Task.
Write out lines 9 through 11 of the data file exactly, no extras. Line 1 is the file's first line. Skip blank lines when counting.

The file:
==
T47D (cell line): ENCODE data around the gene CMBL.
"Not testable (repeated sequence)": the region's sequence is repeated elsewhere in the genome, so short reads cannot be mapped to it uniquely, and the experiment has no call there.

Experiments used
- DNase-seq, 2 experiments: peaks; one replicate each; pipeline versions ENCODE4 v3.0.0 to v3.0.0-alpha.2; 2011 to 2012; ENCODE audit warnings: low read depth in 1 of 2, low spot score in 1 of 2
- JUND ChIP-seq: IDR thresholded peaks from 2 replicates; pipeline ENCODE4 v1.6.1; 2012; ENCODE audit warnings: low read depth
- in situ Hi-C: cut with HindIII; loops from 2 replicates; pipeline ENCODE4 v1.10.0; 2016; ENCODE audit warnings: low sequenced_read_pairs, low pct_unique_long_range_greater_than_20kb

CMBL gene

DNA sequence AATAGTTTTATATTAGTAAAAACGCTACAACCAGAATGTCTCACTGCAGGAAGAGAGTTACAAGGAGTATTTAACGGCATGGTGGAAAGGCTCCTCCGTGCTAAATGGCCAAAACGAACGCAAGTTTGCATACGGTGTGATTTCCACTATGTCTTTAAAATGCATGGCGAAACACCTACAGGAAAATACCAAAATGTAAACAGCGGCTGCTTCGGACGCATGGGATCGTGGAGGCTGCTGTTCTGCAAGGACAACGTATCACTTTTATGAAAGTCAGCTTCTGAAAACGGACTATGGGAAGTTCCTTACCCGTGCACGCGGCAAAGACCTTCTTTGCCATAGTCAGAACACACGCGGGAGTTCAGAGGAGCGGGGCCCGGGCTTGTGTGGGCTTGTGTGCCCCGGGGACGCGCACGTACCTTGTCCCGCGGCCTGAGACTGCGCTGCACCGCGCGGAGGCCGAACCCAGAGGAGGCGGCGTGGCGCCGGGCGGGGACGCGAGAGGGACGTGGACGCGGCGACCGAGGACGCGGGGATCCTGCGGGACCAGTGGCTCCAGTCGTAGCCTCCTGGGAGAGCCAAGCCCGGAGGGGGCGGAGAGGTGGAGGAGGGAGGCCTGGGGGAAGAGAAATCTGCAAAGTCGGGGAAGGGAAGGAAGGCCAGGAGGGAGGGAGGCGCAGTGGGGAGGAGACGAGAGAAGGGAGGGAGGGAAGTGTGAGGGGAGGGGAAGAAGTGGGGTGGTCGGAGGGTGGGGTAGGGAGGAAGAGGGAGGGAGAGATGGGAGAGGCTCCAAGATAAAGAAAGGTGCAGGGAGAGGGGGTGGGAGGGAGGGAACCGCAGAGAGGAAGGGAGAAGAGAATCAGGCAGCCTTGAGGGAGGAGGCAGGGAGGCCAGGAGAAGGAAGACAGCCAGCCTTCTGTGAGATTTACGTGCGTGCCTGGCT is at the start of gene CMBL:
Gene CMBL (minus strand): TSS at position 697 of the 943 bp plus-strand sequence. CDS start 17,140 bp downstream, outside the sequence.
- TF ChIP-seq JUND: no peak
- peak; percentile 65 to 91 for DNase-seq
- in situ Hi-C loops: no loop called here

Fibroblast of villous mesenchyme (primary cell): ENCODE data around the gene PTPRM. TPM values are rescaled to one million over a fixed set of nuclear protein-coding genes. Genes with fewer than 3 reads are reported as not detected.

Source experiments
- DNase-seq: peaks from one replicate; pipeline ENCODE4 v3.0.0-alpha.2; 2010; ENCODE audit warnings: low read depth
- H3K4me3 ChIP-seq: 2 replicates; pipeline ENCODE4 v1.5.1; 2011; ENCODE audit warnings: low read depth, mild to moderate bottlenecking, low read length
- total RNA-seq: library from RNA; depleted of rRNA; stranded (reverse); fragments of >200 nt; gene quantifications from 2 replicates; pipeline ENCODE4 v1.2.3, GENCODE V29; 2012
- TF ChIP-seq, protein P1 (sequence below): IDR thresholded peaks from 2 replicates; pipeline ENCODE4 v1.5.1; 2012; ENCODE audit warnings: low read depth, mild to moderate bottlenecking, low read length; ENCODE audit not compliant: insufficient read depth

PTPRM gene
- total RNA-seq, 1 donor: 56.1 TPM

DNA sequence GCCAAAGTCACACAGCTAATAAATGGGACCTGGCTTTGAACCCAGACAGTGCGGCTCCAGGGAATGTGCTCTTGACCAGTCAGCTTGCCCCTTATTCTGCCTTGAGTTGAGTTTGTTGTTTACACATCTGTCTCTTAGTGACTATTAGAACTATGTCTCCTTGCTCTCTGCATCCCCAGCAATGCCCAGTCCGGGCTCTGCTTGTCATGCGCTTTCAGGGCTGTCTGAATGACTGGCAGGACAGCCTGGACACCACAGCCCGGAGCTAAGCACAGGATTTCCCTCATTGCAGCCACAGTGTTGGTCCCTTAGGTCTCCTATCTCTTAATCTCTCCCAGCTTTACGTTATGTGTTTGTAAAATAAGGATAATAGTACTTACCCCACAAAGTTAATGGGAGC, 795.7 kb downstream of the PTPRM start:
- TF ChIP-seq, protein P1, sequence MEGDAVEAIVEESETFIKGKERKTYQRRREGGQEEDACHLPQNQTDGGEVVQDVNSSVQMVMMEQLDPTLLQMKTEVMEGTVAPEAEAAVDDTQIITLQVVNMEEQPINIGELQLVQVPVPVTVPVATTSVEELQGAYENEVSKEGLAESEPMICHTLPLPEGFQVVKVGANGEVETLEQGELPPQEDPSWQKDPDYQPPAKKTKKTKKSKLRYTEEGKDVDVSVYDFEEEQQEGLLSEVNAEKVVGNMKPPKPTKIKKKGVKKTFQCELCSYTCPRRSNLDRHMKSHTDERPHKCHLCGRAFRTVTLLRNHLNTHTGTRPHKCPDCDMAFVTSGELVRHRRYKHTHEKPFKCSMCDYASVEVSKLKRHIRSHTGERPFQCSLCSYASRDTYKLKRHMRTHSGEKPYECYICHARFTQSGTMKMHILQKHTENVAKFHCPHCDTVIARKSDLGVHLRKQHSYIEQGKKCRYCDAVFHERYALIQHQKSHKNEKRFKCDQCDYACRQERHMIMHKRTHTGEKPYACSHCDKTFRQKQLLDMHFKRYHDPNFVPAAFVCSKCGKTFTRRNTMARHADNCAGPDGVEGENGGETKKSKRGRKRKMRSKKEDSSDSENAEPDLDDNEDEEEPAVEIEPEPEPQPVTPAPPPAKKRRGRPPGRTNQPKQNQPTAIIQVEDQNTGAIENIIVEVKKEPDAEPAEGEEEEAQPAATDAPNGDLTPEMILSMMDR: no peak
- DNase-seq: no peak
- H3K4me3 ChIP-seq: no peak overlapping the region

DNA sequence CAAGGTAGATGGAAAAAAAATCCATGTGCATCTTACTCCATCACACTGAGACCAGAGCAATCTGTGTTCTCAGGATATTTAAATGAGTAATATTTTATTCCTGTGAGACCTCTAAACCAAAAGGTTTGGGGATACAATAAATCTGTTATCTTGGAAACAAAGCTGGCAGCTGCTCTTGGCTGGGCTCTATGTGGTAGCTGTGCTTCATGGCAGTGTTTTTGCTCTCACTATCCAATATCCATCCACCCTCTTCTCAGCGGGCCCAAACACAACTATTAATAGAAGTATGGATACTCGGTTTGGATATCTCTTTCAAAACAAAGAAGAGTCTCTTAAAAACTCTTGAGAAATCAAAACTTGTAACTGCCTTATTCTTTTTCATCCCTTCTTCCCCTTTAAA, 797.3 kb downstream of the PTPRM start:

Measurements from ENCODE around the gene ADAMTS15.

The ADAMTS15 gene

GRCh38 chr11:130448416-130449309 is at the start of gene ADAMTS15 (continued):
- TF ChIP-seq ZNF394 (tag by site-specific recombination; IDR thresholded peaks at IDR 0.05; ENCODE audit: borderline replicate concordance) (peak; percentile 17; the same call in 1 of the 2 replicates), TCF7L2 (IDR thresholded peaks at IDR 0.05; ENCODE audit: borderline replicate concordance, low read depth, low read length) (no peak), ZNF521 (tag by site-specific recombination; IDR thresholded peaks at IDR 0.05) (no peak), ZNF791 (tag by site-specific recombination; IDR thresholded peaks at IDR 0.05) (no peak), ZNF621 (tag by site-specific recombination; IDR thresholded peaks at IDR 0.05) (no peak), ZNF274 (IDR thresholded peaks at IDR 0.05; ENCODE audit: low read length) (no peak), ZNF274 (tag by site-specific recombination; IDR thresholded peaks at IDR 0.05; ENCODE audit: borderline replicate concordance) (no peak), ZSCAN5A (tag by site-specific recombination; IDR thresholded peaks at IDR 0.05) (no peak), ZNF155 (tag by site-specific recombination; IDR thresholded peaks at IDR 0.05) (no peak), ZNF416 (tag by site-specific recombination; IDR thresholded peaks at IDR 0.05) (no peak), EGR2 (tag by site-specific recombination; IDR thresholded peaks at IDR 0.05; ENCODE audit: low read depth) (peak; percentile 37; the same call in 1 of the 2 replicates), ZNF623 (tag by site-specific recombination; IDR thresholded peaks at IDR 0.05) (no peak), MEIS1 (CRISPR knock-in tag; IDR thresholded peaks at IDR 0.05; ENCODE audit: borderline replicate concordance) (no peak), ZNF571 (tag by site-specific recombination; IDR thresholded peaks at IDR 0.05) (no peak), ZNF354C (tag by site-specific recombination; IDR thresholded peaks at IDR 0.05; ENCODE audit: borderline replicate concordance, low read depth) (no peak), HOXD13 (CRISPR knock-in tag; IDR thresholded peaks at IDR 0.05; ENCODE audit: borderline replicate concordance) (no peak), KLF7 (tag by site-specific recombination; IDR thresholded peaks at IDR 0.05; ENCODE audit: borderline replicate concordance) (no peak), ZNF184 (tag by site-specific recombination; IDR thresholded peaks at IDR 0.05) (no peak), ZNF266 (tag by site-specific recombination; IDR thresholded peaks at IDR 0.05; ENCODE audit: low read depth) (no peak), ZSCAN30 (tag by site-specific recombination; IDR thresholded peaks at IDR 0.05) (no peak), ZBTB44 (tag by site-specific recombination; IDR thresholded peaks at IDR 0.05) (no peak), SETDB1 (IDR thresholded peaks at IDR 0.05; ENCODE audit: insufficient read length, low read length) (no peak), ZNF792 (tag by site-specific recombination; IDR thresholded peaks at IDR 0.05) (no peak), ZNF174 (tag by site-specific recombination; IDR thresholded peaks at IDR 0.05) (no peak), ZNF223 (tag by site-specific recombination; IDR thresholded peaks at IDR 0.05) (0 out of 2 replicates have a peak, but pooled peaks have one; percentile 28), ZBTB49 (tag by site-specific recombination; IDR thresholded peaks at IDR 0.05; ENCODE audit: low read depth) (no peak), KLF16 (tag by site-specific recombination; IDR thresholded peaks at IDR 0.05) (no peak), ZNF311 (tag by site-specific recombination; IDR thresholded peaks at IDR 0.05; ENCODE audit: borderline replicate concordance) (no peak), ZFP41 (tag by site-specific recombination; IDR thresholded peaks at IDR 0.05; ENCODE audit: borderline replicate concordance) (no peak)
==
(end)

Gene CMBL (minus strand): TSS at position 697 of the 943 bp plus-strand sequence. CDS start 17,140 bp downstream, outside the sequence.
- TF ChIP-seq JUND: no peak
- peak; percentile 65 to 91 for DNase-seq